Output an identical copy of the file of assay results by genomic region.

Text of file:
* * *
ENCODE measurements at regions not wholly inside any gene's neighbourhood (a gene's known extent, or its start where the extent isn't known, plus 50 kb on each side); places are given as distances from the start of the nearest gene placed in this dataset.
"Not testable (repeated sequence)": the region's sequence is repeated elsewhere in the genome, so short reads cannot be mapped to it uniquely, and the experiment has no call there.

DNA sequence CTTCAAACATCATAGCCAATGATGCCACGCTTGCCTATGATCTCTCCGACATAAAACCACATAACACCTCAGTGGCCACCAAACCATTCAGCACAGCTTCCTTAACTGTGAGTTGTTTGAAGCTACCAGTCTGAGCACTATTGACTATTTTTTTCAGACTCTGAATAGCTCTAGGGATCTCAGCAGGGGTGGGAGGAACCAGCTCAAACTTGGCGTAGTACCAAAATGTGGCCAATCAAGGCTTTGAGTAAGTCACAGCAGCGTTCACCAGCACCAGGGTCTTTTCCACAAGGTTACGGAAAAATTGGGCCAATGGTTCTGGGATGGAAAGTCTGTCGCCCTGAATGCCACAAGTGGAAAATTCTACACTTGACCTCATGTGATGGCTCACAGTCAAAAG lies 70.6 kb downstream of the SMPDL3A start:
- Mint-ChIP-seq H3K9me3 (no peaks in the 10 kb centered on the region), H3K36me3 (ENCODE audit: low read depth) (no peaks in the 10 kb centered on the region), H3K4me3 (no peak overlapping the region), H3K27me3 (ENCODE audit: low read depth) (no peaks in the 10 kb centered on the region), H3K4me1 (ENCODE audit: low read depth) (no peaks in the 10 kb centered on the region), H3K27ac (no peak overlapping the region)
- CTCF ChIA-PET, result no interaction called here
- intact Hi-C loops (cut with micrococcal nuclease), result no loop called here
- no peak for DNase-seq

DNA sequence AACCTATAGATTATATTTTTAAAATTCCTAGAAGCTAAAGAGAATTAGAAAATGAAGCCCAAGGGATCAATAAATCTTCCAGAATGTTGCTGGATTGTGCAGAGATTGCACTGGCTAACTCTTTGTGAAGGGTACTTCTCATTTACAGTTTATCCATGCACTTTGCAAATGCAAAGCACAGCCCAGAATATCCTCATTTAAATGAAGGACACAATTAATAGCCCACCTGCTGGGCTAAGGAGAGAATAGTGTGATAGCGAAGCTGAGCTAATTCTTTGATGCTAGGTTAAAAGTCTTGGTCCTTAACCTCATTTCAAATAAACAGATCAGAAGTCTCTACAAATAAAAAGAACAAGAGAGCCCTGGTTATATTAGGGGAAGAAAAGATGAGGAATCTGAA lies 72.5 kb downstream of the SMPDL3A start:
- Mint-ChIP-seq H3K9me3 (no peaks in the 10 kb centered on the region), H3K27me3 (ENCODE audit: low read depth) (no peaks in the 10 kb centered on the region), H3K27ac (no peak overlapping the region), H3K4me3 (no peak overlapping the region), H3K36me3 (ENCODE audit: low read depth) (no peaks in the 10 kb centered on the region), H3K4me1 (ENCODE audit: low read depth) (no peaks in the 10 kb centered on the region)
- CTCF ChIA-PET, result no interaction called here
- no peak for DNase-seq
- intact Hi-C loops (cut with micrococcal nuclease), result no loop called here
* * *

ENCODE measurements at regions not wholly inside any gene's neighbourhood (a gene's known extent, or its start where the extent isn't known, plus 50 kb on each side); places are given as distances from the start of the nearest gene placed in this dataset.
"Not testable (repeated sequence)": the region's sequence is repeated elsewhere in the genome, so short reads cannot be mapped to it uniquely, and the experiment has no call there.

DNA sequence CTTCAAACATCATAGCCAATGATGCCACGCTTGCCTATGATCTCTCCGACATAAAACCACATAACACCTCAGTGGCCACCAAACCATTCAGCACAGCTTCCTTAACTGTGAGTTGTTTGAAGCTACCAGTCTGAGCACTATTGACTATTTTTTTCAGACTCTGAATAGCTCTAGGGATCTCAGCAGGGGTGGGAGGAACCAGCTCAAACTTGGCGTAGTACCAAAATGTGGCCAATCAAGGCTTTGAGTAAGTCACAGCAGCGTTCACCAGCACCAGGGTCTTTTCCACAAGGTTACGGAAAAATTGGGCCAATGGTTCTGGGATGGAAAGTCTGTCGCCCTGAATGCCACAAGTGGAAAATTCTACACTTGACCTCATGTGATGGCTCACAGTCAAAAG lies 70.6 kb downstream of the SMPDL3A start:
- Mint-ChIP-seq H3K9me3 (no peaks in the 10 kb centered on the region), H3K36me3 (ENCODE audit: low read depth) (no peaks in the 10 kb centered on the region), H3K4me3 (no peak overlapping the region), H3K27me3 (ENCODE audit: low read depth) (no peaks in the 10 kb centered on the region), H3K4me1 (ENCODE audit: low read depth) (no peaks in the 10 kb centered on the region), H3K27ac (no peak overlapping the region)
- CTCF ChIA-PET, result no interaction called here
- intact Hi-C loops (cut with micrococcal nuclease), result no loop called here
- no peak for DNase-seq

DNA sequence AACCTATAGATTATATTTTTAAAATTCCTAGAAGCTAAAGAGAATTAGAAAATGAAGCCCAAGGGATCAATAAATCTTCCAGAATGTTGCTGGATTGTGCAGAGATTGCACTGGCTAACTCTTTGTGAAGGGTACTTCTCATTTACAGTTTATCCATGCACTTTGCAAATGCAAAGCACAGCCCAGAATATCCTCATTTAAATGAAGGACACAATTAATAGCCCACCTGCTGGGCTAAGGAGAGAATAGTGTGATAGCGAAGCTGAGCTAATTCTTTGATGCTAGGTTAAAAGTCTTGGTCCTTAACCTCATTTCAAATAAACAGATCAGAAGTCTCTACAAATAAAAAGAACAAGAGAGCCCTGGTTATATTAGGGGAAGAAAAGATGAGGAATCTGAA lies 72.5 kb downstream of the SMPDL3A start:
- Mint-ChIP-seq H3K9me3 (no peaks in the 10 kb centered on the region), H3K27me3 (ENCODE audit: low read depth) (no peaks in the 10 kb centered on the region), H3K27ac (no peak overlapping the region), H3K4me3 (no peak overlapping the region), H3K36me3 (ENCODE audit: low read depth) (no peaks in the 10 kb centered on the region), H3K4me1 (ENCODE audit: low read depth) (no peaks in the 10 kb centered on the region)
- CTCF ChIA-PET, result no interaction called here
- no peak for DNase-seq
- intact Hi-C loops (cut with micrococcal nuclease), result no loop called here